Mange is one of the various skin infections that causes a great deal of agonies to our dogs. This page looks at the two common types of canine mange - scabies and demodectic mange.
There are two main types of mange that can occur in dogs: sarcoptic mange, commonly known as scabies, and demodectic mange, also known as red mange, or follicle mange. These two types of mange are caused by two different mange mites.
Let's take a look at each of these two types of mange in dogs.
Sarcoptic mange in dogs (Scabies) is caused by a type of mange mites that usually infest young stray puppies.
The female mite digs "tunnels" into the dog's skin to lay its eggs. The mite continues to dig deeper while laying eggs at the same time. After that, the female mite dies off.
The eggs laid under the dog's skin hatch in 3-8 days. After hatching, the larvae feed on the skin and grow into numphs. They continue to live in those "tunnels" under the dog's skin until they become adult mites. Then, the adult mites mate and the lifecyle repeats (in 2-3 weeks).
Scabies is highly contagious among dogs and cats and can be transmitted to humans so caution is necessary.
These mites do best living on your dog, but can exist for several days off a host - up to three weeks in a moist, cool environment. Average lifespan for mites living off a host in a typical home is about two to six days.
Areas commonly affected include the chest, tummy, the "armpits", and ears - areas where there is not much hair. Scarcoptic mange causes great discomfort to the dogs due to intense itching.
Conventional treatment of scabies is by using a dip of strong petrochemicals such as Amitraz. However, the dipping may cause such side effects as decreased body temperature, vomiting, diarrhea, loss of appetite, or excitability.
Because of the highly contagious nature of scabies, infested dogs must be isolated.
Because of the adverse effects of strong dips, these days veterinarians opt for some flea control medications (such as Revolution and Frontline Plus) to treat mites.
Sarcoptic mites can survive for a few days even when they are not on your dog's body. It is therefore extremely important to sweep and mop floors, vacuum carpets, and clean your dog's bedding, grooming tools, etc. to make sure that all the mites are eliminated.
Demodectic mange (Red mange/Follicular mange) is caused by another type of mites (called Demodex canis) that live in the hair follicle.
This type of mites are found normally in most dogs but since they are microscopic in size, they are not visible to the naked eye.
In small numbers, these mites do not pose a problem to dogs. However, dogs with immature or weakened immune systems are vulnerable and more prone to develop canine mange. Therefore, if your dog is strong and has a healthy immune system, she is less likely to be bothered by this mite.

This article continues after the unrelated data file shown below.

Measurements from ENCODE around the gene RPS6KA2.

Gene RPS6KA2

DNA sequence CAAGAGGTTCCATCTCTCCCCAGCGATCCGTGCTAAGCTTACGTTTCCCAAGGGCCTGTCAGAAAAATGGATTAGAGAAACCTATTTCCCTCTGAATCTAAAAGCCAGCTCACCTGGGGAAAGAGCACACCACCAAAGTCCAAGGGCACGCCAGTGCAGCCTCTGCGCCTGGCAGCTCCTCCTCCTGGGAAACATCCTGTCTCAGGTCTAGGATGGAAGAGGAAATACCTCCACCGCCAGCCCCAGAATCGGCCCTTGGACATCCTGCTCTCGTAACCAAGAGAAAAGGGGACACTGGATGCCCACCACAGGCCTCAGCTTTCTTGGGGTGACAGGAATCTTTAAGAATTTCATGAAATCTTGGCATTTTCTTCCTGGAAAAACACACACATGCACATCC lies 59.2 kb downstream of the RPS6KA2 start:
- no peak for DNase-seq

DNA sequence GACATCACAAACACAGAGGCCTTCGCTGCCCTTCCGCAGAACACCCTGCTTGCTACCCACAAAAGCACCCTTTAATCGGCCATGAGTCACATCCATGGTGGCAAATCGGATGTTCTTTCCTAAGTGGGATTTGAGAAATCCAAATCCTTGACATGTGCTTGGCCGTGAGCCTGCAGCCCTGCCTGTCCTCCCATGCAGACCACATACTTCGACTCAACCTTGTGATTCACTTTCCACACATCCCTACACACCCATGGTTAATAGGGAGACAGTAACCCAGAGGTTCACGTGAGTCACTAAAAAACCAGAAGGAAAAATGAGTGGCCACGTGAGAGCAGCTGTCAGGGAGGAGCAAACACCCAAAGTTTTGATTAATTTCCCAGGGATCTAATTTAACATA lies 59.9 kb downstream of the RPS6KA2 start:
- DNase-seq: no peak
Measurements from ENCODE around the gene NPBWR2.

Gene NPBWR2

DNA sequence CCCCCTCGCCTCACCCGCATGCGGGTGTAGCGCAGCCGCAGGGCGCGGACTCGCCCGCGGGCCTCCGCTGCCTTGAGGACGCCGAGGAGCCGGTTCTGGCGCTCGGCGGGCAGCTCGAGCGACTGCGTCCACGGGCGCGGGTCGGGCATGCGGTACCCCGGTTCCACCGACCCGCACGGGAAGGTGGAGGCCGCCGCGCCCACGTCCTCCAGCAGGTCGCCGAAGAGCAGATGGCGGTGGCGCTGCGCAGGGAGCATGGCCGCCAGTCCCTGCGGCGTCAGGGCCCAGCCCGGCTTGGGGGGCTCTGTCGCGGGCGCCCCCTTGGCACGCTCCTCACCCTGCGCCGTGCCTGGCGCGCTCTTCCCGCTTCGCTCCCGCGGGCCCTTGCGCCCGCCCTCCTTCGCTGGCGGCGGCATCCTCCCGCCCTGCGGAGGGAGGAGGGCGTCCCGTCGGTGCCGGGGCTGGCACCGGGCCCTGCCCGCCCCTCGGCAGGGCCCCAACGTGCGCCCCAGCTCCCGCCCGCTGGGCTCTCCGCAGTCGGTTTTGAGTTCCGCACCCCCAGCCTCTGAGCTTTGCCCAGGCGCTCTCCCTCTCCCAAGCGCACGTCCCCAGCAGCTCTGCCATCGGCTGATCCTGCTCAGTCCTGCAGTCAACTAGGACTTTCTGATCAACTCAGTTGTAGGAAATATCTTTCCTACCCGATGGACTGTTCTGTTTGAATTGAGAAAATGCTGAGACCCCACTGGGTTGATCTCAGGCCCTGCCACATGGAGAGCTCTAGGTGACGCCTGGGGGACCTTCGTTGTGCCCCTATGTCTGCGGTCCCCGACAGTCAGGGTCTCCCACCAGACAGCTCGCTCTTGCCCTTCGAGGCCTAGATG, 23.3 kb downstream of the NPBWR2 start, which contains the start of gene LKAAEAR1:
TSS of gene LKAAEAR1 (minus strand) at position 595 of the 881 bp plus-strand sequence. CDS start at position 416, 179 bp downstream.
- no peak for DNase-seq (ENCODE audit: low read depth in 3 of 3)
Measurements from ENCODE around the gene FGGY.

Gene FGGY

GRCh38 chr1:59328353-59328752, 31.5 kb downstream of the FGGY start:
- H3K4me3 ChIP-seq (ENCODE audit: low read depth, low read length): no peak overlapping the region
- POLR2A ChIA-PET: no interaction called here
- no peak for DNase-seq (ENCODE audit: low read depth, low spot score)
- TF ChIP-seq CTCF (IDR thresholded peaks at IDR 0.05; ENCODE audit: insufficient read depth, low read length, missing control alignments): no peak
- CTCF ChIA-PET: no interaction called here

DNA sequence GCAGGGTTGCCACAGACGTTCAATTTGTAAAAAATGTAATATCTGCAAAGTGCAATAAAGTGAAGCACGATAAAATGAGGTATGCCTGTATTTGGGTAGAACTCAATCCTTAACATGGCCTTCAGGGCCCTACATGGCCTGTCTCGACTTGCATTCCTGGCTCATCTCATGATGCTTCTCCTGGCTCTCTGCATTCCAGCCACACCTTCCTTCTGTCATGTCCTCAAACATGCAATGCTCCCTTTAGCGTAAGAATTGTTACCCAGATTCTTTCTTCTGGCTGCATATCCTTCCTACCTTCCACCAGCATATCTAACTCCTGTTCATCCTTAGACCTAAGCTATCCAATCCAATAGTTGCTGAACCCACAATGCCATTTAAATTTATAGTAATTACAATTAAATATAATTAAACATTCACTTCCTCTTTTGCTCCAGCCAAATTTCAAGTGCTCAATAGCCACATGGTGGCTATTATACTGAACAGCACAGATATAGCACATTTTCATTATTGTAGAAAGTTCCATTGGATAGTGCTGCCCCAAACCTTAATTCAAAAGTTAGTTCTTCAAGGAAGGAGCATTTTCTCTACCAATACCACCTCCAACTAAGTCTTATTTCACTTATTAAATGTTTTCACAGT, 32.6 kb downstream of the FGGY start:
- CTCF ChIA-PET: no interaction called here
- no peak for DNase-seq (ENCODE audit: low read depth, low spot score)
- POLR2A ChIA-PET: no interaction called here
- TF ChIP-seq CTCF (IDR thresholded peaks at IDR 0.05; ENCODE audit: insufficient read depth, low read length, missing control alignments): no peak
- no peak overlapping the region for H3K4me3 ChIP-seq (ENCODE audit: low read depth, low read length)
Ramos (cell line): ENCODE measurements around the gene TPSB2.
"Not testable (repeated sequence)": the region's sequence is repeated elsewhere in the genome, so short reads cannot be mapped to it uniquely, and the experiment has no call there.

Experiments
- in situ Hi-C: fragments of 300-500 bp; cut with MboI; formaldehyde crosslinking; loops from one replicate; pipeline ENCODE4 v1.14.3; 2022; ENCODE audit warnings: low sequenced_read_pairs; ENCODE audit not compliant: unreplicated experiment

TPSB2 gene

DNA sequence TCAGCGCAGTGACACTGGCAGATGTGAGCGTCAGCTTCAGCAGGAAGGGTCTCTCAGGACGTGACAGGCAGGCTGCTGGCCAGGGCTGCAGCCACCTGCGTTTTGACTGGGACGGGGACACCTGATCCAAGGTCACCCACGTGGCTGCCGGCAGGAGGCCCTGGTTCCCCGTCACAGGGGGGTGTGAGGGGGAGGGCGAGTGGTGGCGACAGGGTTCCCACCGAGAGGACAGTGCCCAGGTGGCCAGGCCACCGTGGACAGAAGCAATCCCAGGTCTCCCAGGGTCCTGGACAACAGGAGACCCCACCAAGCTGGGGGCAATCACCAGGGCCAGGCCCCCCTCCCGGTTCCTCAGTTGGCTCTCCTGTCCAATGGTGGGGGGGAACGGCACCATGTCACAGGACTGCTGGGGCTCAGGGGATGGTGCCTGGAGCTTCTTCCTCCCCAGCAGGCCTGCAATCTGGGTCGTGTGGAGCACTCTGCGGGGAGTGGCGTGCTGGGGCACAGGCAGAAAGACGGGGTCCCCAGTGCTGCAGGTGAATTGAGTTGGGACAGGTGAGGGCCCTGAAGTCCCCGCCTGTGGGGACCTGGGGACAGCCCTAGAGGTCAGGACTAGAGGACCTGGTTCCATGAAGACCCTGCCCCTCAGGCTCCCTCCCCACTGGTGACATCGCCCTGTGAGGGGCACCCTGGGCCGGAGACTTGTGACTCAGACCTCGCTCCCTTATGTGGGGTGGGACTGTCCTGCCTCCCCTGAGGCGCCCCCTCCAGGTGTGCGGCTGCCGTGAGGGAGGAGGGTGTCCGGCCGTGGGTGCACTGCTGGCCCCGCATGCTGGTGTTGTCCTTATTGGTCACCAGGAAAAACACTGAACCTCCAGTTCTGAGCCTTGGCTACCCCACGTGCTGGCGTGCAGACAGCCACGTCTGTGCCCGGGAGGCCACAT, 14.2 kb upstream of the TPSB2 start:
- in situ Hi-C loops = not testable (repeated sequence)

Demodectic mange most usually affects puppies (less than 2 years of age) with immature immune systems and older dogs with weakened immune systems.
The mite Demodex spends its entire life on the host (the dog) and cannot live off the dog's body. As such, transmission of this mite is by direct contact only and is not considered to be contagious.
The area first affected is usually around the eyes, but may spread to the head and other parts of the body.
Demodectic mange may affect one or two areas of the dog's body (localized infection) or it may affect the whole body (generalized infection). Most dogs suffer from localized infections.
The one typical symptom of this type of canine mange is hair loss. Dogs with localized infection may have hair loss on the head, around the eyelids, mouth corners, and sometimes on the legs and feet. In more serious cases of generalized infection, there may be hair loss over the entire body.
The skin may turn red and become crusty or scaly.
In case of secondary infection, the skin will become inflammed and may ooze blood or pus. The skin will also give out a strong offensive odor.
Conventional treatment of demodectic mange in dogs depends upon the severity of the disease, but generally calls for even stronger chemicals than those used for scabies.
For dogs with mild cases of mange, it is preferably to try to first treat the problem using natural remedies since these remedies do not cause serious side effects.
As is the case of most dog skin problems, canine mange is an indication that the affected dog has an immune system that is not quite up to par. Therefore, the best way to treat and prevent mange in dogs is to use natural herbs, and a healthy diet with supplements to strengthen the immune system.
Herbs and other natural remedies can also be used to tackle the localized skin problems brought on by mange mites. You may find these home remedies useful.